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If you are a student or scholarship seeker


Grants for education are also called scholarships and are a form of financial aid.

Here is information about references for scholarships, loans, and funding for travel and study abroad.


Before visiting the Donors Forum
There are two places you should visit if you haven't already done so.

  • If you are a high school student, you should talk to your guidance counselor. Counselors can provide information on the financial aid forms you need to fill out, along with other information on scholarships.
  • Visit the financial aid office of the school you plan to attend. A good percentage of private scholarship funds are awarded directly by colleges and universities to their own students. The financial aid officer can fill you in on this type of funding, as well as help you plan your scholarship search.

Types of financial aid include:

  • direct financial assistance from the college or university
  • federal and state subsidized loans and grants
  • work-study programs
  • support from local clubs, alumni organizations, and religious groups
  • corporate scholarships or tuition-aid programs for employees and their children
  • foundations, through colleges and universities

Other information sources
Harold Washington College
30 East Lake Street
National and international college catalogs, scholarship listings, transfer guides, application materials, and other transfer-related resources. Computerized resources: (a college/career exploration program), START, PEPSI, and HORIZONS scholarship databases, and the College Planner.


The Harold Washington Public Library
400 South State Street
Significant collection of materials relating to student aid: Education area, sixth floor.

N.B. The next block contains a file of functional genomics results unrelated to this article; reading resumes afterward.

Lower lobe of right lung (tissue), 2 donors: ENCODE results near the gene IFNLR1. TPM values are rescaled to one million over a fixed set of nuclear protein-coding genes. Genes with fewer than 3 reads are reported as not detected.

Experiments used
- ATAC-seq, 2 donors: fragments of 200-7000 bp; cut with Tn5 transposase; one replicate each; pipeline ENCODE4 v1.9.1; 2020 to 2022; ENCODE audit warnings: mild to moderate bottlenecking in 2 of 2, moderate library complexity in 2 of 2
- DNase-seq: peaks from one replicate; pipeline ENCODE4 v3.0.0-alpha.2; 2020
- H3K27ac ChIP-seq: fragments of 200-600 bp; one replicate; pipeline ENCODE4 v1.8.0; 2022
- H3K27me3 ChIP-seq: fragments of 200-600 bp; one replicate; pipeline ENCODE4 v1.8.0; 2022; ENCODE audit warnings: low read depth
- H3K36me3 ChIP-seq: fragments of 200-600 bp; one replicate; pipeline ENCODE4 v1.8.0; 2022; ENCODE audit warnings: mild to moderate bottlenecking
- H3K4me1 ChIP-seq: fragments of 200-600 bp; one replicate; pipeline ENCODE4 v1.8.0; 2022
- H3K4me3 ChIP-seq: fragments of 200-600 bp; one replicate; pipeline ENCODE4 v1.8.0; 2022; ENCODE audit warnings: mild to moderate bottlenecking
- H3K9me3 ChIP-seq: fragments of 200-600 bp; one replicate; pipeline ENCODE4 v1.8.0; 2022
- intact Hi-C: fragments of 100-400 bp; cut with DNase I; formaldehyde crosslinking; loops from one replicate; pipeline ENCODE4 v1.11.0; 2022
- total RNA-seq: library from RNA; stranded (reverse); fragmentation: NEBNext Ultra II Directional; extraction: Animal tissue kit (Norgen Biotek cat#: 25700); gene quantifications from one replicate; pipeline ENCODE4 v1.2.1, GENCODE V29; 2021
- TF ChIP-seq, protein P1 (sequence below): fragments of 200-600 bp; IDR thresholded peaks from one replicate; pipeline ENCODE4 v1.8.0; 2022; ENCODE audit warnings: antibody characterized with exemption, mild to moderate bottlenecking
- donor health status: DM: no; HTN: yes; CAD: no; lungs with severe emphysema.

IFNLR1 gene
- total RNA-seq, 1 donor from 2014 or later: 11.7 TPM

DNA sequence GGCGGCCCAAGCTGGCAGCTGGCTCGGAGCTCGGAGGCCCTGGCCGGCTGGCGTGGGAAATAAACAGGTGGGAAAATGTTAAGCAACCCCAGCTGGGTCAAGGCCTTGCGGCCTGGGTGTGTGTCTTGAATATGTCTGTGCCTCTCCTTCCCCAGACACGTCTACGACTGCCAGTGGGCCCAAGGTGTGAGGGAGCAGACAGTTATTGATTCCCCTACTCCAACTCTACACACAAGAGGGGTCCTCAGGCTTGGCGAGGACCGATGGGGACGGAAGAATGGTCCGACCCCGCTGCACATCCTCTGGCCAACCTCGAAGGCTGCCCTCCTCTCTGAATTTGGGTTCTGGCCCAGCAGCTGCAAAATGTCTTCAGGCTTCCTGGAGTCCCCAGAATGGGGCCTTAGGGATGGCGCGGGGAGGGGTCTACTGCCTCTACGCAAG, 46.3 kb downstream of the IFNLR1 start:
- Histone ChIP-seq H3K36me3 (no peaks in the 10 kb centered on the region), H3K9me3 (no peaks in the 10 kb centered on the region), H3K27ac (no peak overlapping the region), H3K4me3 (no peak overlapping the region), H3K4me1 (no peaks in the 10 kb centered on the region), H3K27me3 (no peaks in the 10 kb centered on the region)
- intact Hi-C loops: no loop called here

Search the Donors Forum Library catalog online
Because our mission is service to the nonprofit community and philanthropic sector, our resources for students and individuals are quite limited. Some research pointers:

  • Study the introductions and scan the indexes for terms that apply to you and your intended field of study.
  • Read the description of each funding source interested in your field, noting geographic limits and other eligibility requirements.
  • Approach only those funders that match your needs.

Web Resources
The Chicago Public Library
Lists many links to websites covering general information about scholarships and federal sources.


Finaid: The Financial Aid Information Page
Links to funding sources such as scholarships, fellowships, and grants, some of which are focused toward those with particular needs or interests such as disabled, minorities, and international students. Pay for School
Provides guidance and answers to frequently-asked questions on financial aid, as well as information on organizations that offer private and federal loans. Scholarship Central
Petersons' searchable database of more than 1.7 million college scholarships, awards, grants, and prizes.


Academic Research Information System
Provides both undergraduate and graduate students with information on scholarships, fellowships, grants, and internships in the arts, humanities, and sciences.


A scholarship search engine that prompts users to enter information about themselves, including area of study, and responds with an appropriate list of available scholarships.


In addition, here are some sources to research the financial aid process and specific organizations that award education grants:

Federal Student Aid


Yahoo Education Directory > Grants